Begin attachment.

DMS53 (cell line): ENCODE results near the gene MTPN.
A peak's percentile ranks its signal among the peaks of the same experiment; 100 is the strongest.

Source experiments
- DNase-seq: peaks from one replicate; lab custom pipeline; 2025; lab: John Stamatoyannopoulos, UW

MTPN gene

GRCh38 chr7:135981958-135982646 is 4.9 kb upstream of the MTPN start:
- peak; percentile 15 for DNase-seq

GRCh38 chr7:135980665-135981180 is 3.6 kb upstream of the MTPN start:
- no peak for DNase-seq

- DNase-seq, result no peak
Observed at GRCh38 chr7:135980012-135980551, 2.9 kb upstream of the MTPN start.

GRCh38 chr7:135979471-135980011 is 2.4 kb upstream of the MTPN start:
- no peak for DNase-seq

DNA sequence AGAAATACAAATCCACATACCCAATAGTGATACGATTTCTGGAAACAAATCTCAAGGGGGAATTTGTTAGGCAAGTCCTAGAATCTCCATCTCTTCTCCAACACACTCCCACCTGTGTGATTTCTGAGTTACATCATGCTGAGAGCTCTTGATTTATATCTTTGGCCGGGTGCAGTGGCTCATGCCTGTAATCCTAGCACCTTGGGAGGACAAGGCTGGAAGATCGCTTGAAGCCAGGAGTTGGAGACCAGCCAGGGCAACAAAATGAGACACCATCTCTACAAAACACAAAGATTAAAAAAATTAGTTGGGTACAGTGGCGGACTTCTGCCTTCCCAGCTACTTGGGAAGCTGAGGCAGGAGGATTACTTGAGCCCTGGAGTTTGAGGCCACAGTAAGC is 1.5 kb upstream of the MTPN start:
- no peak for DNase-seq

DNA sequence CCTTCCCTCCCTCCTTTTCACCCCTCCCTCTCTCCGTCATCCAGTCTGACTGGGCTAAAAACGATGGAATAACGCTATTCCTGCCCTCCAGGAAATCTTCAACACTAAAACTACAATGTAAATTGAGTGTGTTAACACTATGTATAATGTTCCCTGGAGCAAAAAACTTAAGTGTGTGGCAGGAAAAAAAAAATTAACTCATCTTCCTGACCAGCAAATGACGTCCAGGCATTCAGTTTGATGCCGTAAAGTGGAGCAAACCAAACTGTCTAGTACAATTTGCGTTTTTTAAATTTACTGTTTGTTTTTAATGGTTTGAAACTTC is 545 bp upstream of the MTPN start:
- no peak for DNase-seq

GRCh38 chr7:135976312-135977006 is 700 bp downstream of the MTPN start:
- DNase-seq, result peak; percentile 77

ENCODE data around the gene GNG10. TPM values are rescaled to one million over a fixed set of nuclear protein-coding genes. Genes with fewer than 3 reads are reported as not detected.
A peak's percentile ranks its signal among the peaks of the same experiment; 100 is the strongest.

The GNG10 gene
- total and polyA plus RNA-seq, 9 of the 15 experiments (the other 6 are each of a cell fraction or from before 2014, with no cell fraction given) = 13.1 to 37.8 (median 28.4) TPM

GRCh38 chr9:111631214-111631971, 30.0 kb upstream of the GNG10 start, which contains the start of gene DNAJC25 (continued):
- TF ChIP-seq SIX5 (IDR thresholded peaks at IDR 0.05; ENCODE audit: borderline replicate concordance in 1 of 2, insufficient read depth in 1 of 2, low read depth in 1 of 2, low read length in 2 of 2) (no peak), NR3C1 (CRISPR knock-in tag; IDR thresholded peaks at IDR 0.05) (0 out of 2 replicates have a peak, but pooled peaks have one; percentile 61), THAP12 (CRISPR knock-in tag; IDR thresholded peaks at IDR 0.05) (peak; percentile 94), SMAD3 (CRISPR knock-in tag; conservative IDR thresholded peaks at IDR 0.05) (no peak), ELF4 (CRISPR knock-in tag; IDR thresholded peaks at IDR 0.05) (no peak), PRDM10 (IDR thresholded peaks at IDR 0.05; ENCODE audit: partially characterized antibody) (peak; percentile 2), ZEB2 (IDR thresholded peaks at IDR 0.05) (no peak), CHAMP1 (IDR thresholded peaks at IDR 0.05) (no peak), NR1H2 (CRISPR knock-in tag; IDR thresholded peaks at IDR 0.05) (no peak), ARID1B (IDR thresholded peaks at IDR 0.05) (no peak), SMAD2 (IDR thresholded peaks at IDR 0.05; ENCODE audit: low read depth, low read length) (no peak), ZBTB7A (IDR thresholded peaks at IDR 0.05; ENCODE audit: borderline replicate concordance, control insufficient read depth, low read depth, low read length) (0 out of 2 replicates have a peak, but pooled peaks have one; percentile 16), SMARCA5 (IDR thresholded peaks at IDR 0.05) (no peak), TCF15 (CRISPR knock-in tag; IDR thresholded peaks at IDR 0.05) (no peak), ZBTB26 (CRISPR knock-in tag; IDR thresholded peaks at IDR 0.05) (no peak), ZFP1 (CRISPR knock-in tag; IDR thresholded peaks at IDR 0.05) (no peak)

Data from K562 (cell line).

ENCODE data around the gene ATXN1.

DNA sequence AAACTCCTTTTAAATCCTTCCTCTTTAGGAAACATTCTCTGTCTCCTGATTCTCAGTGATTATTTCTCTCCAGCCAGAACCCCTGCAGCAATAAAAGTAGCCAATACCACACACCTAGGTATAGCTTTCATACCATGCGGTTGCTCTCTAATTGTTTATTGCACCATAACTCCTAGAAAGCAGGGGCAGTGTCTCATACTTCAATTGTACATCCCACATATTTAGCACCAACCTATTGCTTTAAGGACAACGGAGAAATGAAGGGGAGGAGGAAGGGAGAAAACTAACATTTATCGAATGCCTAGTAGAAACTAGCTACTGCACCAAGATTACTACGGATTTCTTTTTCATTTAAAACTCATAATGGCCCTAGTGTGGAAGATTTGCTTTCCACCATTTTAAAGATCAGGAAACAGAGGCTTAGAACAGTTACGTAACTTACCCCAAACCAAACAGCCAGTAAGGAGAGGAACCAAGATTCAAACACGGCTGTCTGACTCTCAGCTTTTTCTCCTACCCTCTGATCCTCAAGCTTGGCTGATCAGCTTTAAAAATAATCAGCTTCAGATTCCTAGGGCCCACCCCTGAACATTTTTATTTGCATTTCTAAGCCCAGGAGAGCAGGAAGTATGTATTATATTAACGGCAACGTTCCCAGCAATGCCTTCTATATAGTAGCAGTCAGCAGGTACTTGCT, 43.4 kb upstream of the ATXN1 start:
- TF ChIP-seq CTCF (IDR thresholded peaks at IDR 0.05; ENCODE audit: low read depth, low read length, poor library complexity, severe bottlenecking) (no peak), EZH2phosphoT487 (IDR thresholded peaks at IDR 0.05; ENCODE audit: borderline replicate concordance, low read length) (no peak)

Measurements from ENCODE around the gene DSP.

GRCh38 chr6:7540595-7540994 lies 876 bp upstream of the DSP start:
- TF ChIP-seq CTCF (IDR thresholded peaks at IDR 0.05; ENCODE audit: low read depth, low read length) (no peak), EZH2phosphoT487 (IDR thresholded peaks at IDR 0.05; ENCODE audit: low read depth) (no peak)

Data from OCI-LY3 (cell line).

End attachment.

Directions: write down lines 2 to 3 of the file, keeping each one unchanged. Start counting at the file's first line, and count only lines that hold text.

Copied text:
A peak's percentile ranks its signal among the peaks of the same experiment; 100 is the strongest.

Source experiments